“Post-pandemic, there is an assumption that all young people want to stay at home and work. I don’t think that is true at all. But I think there has to be flexibility that suits people. From speaking to young people, it is evident that the majority of them do want to come into the office but working from 9 to 5 every day feels a bit outdated now and I think flexible and hybrid culture is quite important.” 

Unique benefits

It is important to understand that this slight shift in outlook – and the accompanying shift in approach that employers may have to make to accommodate it – comes with a measure of reward, not least via the unique contributions that younger workers can make to your business.

“The whole notion of media and marketing and communication has completely flipped in one generation. Social media has become far more important than traditional media, and with that has comes a whole new language that I think young people are naturally very good at. That can be a real benefit,” Chloe says.

“Young people’s willingness to talk and be open about things like mental health and wellbeing and fairness and diversity is sometimes perceived in a negative manner, but there are actually lots of industries where that is quite positive.

“And younger people are naturally less hierarchical than they were 20, 30, 40 or 50 years ago. There is much to be said about the idea of an intergenerational skills share. Knowledge and experience doesn’t only have to go down towards less experienced people – I think it can also have go upwards and around, which is actually beneficial across industries. Work should be an interesting balance between professionalism, but also a place where people can have open conversations and where people can learn from each other. 

“I think there is also an emerging fear that people can’t be managers and can’t say they are in charge, and can’t pass on their wisdom and experience. But that is not true. Young people also want to learn – it is just about embracing the balance between the old and the new.”

Action plan for businesses

What do those in management positions in the print industry need to do to attract and retain the brightest new talent? Chloe says there are three key points.

“Most importantly for longevity and happy workers is effective and very clear training. There is a real panic around the idea of impostor syndrome. New workers are not the most resourceful generation because they have come from schooling and parenting where everything has been explained or done for them. Therefore, I think very clear and very thorough initial training is a really effective way of making people stay with your business and retain their loyalty,” Chloe says.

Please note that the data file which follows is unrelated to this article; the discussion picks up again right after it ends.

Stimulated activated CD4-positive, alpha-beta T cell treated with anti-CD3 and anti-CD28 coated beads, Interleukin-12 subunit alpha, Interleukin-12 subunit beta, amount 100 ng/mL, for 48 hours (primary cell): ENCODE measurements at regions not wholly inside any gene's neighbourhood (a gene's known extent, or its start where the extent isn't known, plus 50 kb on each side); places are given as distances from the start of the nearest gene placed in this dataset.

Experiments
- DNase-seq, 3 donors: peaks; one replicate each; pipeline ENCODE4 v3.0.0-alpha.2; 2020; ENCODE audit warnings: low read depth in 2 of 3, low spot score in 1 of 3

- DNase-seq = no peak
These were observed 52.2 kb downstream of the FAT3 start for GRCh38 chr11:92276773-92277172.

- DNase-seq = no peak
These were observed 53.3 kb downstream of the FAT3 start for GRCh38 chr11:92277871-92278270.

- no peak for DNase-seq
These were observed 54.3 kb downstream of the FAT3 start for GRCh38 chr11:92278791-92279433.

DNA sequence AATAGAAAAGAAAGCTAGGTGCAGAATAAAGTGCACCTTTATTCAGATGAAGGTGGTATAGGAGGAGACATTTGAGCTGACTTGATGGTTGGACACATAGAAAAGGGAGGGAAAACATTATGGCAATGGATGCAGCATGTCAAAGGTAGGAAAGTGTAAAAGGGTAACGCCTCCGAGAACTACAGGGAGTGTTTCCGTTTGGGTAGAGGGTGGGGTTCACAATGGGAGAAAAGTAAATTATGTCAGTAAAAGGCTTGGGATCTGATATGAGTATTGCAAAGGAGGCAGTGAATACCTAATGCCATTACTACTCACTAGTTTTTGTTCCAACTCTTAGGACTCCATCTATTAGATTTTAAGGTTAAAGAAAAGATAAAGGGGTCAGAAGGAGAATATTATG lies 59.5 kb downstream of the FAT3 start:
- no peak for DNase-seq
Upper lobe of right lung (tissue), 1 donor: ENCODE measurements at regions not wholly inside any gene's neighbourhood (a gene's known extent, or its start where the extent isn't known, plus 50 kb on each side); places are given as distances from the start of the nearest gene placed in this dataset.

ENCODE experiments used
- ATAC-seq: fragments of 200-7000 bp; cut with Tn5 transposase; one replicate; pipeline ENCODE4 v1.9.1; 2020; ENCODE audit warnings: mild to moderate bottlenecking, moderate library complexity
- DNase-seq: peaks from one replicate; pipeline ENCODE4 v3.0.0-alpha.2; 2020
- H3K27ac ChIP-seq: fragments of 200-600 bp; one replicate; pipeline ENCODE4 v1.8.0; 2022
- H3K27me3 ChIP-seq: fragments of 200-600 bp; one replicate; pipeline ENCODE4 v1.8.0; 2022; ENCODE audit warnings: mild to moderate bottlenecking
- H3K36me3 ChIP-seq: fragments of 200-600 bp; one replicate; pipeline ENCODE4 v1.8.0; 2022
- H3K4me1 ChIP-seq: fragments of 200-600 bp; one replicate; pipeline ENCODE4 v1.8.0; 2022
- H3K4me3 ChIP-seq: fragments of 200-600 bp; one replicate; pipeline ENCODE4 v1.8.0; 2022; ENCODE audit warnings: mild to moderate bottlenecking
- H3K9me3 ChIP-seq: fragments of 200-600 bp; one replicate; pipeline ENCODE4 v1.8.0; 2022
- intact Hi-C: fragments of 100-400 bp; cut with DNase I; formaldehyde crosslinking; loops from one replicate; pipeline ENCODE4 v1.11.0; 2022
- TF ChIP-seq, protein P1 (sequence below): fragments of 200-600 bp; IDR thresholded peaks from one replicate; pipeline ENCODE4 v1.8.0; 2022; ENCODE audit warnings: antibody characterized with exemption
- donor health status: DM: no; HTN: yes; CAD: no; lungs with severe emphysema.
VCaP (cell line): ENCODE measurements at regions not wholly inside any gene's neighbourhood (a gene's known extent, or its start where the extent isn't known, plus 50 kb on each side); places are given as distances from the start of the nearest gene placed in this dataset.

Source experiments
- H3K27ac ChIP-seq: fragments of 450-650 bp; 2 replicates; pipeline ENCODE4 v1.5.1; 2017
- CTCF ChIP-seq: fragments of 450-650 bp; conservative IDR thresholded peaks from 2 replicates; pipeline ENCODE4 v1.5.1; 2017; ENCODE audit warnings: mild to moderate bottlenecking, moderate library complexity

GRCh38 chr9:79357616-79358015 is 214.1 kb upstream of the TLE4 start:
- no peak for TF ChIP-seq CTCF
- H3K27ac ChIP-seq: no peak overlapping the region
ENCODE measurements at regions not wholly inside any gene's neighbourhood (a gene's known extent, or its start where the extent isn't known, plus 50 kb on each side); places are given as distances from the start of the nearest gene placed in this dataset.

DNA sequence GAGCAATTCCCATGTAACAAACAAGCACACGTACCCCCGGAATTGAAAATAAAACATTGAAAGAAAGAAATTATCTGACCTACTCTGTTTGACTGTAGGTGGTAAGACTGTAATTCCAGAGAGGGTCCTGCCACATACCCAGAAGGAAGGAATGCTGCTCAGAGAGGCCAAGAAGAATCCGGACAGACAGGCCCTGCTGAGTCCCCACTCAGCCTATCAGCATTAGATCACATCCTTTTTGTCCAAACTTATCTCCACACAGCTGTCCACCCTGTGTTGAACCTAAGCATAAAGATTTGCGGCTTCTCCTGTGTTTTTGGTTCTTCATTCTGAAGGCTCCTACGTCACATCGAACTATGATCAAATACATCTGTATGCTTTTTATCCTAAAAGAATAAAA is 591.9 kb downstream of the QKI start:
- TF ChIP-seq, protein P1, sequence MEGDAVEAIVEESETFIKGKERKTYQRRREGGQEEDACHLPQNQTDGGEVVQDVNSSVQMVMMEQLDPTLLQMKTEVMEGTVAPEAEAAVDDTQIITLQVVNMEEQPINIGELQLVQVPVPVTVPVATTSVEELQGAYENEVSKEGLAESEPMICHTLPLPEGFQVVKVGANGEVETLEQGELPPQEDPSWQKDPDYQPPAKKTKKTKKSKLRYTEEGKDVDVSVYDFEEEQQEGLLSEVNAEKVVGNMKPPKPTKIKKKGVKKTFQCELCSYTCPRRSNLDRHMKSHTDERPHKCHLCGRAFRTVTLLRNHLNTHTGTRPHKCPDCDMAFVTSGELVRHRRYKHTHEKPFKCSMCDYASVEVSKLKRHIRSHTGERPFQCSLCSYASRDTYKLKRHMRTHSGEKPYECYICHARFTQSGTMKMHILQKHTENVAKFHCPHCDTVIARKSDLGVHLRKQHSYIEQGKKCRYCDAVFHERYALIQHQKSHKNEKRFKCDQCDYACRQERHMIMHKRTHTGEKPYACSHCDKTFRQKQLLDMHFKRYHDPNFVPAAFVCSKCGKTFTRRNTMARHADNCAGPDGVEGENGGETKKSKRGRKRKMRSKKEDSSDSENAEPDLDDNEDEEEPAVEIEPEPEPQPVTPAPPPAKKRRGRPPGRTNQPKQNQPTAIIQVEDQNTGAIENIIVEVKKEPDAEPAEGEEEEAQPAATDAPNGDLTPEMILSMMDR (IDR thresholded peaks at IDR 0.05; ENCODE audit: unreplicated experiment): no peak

“The second factor is to look for candidates in interesting places and think about where you are sourcing talent from. 

“Then it is important to embrace flexibility. I think there has to be an acceptance that things aren’t worse or better, they are just different. We need to embrace the idea that we no longer work in a 9 to 5 environment where everybody is expected to get on the train to work at 7.30am. What does this new work culture look like? We need to be creative and agile about that.”

A final message

But Chloe also had one final message particularly relevant for many companies in the print industry: don’t lose all your tradition and all your authenticity. 

“We see, particularly with more traditional industries, how they really want to be seen as hip. That can look really rather embarrassing. The mainstream media has done that for example, and it has completely sacrificed the good stuff. It is tradition that maintains who you are,” Chloe said.

“Therefore, it is fine to embrace all this modernity, but maintain the core of your business. That makes sense because it has worked for decades or even hundreds of years, and it will continue to work. Be flexible and embrace social media and elements like that, but don’t throw out tradition.” 

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by FESPA Staff Back to News